It is impossible not to sense that the creators of such masterpieces were, even without knowing it, in contact with an enigmatic world which is not within the realm of the visible and whence they were able to draw their astonishing inspirations.

As far as music is concerned, (which may sometimes wield such a powerful influence on man’s being that he cannot but be moved by it), it is directly received into the feelings of the person listening. The mouth and eyes remain closed, so to speak, and, as is the case in painting, words lose all meaning when confronted by this mysterious universal truth which, depending on their degree of receptiveness, may be picked up and comprehended by all the peoples of the Earth, whatever their language, culture or religion.

Ottorino Respighi 1879-1936



The mystifying ecstasy conjured up in the performer by some great composers’ music cannot but affect the listeners too—insofar as their level of being is sufficiently elevated to make them receptive to what such a musical work is attempting to convey to them at these exalted moments.


It is important for the aspirant to note that it is precisely feeling which gives a great pianist the ability to play from memory, eminently complex musical works comprising thousands of notes as well as countless changes in harmony, melody lines and rhythm, without making any mistakes. The same principle applies to the seeker: he must realize that it is his feeling which can connect his mind and body in such a way as to enable him to carry out his meditation practices and other spiritual exercises with the required intensity for him to be put in touch with another world within him; a luminous world which he will not be able to avoid recognizing as sacred if he is sensitive enough.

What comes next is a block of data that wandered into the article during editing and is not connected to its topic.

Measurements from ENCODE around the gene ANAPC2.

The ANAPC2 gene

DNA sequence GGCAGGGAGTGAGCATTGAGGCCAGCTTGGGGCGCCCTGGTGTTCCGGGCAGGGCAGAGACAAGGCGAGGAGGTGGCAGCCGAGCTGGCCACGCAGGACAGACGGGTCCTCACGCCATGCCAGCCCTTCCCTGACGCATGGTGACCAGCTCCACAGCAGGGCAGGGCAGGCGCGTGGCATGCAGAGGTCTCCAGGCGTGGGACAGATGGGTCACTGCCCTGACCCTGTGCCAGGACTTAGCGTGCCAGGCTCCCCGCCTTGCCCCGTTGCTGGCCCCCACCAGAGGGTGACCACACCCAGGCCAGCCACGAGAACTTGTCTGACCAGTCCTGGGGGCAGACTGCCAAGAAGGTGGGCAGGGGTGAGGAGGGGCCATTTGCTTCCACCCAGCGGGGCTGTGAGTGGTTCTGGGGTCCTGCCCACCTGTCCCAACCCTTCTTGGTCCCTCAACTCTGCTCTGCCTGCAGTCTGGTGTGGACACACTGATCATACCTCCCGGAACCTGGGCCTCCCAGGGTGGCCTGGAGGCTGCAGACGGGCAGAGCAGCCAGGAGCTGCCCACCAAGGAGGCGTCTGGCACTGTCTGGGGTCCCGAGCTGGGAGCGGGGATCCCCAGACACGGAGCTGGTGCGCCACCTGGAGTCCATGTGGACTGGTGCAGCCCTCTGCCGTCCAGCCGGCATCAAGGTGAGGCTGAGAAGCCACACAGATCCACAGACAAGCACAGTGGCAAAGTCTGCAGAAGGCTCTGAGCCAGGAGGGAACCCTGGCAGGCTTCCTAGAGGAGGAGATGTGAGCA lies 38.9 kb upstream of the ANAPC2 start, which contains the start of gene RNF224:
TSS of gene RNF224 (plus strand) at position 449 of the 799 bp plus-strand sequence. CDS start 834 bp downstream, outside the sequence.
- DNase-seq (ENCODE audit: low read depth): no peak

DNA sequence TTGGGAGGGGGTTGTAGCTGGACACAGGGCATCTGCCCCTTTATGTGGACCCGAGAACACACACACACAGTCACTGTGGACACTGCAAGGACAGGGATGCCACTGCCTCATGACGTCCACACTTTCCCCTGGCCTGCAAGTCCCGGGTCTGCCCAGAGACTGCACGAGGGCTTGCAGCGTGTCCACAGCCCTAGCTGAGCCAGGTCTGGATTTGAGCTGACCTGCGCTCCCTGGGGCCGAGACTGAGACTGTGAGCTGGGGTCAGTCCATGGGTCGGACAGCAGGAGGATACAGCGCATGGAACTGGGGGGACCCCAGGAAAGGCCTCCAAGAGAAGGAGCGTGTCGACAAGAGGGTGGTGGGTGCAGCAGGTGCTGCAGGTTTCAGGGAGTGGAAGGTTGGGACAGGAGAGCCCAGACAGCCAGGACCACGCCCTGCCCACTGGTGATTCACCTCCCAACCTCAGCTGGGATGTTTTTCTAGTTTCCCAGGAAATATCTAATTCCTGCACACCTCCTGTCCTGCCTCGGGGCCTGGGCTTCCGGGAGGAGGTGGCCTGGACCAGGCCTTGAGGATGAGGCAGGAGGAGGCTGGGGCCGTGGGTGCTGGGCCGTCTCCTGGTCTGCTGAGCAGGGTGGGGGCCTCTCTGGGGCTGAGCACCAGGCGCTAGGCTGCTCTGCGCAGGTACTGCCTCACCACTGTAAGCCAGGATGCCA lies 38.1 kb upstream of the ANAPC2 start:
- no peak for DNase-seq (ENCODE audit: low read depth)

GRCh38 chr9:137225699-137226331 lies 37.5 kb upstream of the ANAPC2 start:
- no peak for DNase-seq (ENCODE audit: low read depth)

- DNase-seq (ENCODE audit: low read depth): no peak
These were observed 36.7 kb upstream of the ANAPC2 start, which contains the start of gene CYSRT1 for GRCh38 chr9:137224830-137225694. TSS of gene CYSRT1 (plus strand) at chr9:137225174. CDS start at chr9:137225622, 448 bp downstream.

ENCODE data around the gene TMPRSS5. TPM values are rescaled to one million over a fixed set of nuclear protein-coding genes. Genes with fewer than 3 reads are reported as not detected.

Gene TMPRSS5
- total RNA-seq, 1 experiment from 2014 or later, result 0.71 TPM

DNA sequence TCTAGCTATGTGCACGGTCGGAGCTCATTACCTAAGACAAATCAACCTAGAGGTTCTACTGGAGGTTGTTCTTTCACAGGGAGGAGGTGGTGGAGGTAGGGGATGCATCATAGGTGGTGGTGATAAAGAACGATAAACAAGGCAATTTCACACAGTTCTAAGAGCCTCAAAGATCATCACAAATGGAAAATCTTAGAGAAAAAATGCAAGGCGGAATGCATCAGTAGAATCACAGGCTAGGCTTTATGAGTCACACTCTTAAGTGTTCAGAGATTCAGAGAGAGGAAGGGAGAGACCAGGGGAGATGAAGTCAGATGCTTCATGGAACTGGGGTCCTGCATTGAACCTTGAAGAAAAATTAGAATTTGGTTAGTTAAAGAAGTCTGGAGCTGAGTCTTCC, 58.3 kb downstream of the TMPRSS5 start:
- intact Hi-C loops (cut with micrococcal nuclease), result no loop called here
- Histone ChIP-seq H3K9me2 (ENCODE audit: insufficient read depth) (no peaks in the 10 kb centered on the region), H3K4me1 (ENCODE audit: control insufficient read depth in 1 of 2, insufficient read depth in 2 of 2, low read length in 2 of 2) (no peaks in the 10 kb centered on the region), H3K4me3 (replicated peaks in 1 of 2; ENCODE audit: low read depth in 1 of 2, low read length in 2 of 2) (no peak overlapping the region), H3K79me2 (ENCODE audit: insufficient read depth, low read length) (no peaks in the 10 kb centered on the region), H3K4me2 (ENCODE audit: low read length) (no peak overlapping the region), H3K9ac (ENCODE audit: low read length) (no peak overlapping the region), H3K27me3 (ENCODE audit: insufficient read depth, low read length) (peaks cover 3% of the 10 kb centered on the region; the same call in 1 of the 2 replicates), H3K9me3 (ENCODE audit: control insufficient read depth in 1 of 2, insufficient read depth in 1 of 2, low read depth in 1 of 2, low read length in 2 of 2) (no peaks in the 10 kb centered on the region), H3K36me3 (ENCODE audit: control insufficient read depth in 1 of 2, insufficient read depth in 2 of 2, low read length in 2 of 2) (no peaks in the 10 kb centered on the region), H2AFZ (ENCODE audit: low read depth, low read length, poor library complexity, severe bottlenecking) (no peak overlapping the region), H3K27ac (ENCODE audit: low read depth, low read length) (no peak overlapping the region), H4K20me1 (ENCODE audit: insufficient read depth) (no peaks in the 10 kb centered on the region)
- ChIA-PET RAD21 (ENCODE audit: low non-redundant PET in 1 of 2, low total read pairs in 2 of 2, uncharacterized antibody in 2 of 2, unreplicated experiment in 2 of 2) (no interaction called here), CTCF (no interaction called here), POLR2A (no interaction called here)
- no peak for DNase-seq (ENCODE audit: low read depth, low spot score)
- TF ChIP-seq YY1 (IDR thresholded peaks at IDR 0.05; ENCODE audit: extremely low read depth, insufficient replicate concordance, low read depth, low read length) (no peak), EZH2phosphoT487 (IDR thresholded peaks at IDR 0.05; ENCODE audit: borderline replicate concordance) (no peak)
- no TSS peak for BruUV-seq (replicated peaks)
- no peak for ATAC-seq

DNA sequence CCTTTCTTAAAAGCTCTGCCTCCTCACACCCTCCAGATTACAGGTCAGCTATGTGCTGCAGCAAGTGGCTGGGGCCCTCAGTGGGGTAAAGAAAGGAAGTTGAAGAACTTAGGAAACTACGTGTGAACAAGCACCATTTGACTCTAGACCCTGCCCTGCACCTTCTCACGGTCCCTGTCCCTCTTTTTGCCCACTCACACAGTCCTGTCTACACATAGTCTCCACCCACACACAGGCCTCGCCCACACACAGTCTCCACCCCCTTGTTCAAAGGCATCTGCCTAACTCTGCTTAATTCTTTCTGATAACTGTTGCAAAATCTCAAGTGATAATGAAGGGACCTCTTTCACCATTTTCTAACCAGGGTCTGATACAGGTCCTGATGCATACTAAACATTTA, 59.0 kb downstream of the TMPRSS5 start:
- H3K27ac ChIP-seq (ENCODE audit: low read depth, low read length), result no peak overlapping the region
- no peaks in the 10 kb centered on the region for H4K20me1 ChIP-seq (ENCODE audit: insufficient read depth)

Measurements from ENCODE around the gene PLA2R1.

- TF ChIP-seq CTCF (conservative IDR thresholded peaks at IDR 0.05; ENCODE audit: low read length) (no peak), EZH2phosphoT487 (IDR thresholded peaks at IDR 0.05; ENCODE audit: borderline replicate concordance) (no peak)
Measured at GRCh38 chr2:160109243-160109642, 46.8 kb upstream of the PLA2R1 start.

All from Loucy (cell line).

One cannot but be amazed by the extraordinary prowess with which an exceptional pianist performs, not only with his memory, but also with his hands, when his feeling, mind and body work as one.

The aspirant must always remember that it is feeling, when it is exalted, which has the ability to unite the mind and body. When this union occurs to a high degree and for a sufficiently long period, man can accomplish true marvels.

If the seeker succeeds in truly realizing the predominant role that feeling can play in life, he will not allow intellect to occupy him to the point of suffocating his feeling.